However, not much has gone right for the Nationals since Strasburg's first game, as they have gone 7-13 to drop to 34-44. The Nationals were 20-15 on May 5 but have since gone 14-29 to fall into last place in the National League East, 11 behind the first-place Braves. The Nationals have allowed 37 unearned runs in their last 41 games and have lost 20 of their last 25 games on the road.

"We're tired of complimenting the other team all the time," manager Jim Riggleman said. "We've got to beat the other team. We've got to get after it."

General manager Mike Rizzo was critical of the Nationals' execution in a Washington Post column by Thomas Boswell after they were swept by the Orioles last weekend, stating, "We're underachieving. We're playing bad baseball. Defensively, we're giving away far too many outs. We're not situational hitting."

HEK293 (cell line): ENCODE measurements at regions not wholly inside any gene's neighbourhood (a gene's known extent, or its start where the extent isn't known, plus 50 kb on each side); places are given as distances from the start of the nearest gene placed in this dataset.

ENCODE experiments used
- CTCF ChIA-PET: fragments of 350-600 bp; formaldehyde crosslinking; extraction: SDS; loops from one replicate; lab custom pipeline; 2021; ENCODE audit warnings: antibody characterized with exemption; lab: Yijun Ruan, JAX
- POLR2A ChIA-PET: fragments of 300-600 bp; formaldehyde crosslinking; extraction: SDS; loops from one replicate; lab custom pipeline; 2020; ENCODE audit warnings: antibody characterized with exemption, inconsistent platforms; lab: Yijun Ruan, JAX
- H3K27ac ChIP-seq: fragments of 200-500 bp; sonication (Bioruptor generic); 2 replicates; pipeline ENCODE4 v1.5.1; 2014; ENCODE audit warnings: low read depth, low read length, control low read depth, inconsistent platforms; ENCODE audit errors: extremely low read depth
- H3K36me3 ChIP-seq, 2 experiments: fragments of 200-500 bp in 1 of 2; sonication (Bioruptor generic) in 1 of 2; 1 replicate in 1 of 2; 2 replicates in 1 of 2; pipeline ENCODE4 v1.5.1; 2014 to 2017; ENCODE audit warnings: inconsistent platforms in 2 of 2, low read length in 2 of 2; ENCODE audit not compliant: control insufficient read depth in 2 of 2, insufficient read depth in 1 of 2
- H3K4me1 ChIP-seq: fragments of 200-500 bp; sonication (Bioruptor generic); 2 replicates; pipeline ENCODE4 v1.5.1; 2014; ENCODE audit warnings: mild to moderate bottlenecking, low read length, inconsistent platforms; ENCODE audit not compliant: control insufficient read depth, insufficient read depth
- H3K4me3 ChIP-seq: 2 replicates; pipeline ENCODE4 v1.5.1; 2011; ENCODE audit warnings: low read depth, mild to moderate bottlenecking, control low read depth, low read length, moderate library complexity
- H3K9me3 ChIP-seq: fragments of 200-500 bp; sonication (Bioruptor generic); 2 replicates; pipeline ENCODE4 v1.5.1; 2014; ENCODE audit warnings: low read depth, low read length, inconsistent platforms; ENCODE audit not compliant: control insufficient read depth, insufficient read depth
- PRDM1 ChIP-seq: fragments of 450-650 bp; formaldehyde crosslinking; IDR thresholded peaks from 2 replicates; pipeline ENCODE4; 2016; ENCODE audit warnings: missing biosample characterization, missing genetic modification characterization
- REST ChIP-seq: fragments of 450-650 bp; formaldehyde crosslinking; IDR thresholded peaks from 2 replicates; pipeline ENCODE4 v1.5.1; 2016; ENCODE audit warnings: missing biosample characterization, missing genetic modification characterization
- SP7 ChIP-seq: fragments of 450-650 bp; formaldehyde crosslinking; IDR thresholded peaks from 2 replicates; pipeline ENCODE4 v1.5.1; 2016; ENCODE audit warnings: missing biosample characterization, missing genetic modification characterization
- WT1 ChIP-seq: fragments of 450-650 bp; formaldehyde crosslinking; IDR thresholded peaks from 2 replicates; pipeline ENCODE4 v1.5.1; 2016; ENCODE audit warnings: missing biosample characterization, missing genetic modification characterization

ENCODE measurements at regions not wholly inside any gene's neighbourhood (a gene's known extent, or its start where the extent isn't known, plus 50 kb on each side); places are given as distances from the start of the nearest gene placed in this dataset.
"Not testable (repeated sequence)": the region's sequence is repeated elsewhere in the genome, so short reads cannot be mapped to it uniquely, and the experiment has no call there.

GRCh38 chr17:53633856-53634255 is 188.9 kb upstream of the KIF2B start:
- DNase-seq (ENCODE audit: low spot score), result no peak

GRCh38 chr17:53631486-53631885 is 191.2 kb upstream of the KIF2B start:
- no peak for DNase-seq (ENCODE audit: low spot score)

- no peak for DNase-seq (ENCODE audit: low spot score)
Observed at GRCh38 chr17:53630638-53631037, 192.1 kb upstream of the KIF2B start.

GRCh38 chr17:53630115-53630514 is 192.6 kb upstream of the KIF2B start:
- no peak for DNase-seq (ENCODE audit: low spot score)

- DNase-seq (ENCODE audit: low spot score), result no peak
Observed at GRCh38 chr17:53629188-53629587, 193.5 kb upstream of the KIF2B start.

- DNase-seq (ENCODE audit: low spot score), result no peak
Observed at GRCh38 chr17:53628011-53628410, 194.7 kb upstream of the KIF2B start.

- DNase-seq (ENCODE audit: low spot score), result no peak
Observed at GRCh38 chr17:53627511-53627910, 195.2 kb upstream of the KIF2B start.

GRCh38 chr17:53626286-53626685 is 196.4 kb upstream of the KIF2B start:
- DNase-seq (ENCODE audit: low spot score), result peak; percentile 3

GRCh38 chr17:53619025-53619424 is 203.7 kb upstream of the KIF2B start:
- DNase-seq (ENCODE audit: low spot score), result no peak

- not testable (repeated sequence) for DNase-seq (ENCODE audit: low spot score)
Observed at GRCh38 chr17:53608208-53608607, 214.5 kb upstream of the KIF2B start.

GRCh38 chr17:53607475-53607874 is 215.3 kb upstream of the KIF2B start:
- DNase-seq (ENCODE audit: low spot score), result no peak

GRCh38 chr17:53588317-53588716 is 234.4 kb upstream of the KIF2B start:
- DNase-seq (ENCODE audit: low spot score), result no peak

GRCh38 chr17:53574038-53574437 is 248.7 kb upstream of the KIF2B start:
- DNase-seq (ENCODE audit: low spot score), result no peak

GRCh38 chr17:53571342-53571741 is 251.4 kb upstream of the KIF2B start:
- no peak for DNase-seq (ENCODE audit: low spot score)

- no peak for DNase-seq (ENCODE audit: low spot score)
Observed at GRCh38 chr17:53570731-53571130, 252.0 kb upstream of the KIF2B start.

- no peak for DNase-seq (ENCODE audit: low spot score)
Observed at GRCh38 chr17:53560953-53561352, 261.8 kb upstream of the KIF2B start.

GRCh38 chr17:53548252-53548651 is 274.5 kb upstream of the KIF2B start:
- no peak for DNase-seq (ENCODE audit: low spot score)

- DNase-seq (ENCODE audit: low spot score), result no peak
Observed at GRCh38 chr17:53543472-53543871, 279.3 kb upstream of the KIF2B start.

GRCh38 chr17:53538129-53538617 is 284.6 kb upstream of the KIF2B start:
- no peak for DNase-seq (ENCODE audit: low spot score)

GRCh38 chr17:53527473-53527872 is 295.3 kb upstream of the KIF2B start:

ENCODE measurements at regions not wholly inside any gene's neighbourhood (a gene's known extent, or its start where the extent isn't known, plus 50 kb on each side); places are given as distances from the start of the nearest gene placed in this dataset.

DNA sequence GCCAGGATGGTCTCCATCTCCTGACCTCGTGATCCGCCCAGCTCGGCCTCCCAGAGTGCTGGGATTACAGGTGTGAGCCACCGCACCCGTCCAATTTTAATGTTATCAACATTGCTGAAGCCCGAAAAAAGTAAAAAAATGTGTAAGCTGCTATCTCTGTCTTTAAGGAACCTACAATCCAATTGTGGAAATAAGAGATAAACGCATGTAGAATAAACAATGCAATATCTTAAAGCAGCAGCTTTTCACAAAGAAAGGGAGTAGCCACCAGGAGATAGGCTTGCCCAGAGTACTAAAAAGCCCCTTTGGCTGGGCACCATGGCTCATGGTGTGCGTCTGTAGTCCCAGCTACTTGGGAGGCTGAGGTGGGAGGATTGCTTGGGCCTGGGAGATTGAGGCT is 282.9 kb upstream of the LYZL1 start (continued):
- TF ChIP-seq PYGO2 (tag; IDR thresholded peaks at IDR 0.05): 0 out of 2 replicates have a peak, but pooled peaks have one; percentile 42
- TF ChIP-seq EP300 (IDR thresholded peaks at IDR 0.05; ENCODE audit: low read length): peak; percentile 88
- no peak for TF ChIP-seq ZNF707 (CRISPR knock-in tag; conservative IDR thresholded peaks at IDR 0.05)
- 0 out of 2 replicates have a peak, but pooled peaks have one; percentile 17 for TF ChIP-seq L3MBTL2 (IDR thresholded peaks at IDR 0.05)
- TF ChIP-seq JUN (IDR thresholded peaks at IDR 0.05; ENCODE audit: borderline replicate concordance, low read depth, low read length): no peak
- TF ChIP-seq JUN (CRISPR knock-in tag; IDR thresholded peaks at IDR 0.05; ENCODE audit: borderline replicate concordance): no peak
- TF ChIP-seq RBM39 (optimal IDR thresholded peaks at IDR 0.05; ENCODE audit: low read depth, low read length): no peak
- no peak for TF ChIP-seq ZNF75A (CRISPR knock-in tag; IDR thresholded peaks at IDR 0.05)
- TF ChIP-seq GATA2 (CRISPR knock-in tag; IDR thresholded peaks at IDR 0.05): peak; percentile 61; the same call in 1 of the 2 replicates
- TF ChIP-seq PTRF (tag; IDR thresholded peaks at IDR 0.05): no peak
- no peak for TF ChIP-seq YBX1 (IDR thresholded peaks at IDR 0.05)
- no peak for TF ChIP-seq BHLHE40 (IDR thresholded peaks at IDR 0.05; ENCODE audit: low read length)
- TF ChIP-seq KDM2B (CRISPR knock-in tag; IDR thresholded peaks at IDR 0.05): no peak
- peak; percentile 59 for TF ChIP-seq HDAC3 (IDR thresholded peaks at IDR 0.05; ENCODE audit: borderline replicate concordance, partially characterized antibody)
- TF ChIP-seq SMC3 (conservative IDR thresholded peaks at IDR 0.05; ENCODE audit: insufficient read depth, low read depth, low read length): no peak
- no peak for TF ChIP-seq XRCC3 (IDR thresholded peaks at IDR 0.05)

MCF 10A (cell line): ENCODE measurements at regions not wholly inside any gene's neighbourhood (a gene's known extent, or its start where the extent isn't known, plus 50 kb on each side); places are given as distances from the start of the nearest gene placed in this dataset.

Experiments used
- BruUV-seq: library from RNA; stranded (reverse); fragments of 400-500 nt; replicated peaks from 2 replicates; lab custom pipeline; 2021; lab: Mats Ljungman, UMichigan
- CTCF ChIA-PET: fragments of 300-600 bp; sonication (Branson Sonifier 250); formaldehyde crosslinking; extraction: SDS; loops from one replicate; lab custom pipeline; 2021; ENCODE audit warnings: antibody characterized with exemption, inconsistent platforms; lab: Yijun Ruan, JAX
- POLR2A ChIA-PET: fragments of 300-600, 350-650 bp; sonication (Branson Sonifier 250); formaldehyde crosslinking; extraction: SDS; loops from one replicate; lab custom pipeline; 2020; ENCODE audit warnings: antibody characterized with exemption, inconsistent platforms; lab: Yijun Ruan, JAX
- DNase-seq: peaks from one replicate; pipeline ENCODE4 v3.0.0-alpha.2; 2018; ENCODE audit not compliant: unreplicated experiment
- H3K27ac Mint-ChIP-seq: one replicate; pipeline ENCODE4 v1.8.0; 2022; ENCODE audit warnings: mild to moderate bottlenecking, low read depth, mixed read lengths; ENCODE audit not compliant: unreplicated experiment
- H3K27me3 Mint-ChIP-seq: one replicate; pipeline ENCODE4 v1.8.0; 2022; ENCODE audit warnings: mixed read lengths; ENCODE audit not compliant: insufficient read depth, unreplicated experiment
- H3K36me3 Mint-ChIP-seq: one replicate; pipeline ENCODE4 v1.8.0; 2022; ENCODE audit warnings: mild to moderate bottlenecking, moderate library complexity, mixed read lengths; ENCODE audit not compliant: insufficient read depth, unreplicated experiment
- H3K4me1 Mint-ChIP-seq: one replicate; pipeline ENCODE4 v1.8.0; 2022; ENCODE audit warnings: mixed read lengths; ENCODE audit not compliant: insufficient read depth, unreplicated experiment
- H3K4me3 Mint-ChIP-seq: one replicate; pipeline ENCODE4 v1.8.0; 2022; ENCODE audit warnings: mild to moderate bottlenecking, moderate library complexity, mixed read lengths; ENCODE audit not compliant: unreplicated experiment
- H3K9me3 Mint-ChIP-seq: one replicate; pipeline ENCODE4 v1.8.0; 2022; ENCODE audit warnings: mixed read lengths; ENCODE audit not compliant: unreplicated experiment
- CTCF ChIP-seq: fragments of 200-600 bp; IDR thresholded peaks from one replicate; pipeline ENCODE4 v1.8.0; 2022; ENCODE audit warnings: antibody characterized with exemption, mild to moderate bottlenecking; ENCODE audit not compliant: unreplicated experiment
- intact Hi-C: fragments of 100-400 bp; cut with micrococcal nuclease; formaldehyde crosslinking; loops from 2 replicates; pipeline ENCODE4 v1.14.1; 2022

The calendar is down to the next-to-last day of June, and the Padres are still on top in the NL West, though without hardly any fanfare despite being considered a probable also-ran at the start of the season. In fact, the Padres hold a four-game lead in the division over the second-place Dodgers.

The Padres are 45-32 this season following a strong finish in 2009. They are 82-59 in their last 141 games, a large enough sample size to no longer dismiss the Padres as nothing more than a surprise team off to a good start.

So what is the secret to the Padres' success? Manager Bud Black says it's simple: "Pitching, defense, and be aggressive."

The Padres lead the major leagues in runs allowed with an average of 3.3 and are fourth with a .709 Defensive Efficiency. However, Black believes there is an intangible reason why the Padres are making a mockery of the many pre-season prognostications that pegged them to finish last in the NL West.

"These players have a good sense of keeping everything in perspective," Black said. "They are very focused. Almost every game of the season has been that way. We're not looking off into next month. There is no game to play except for the next one."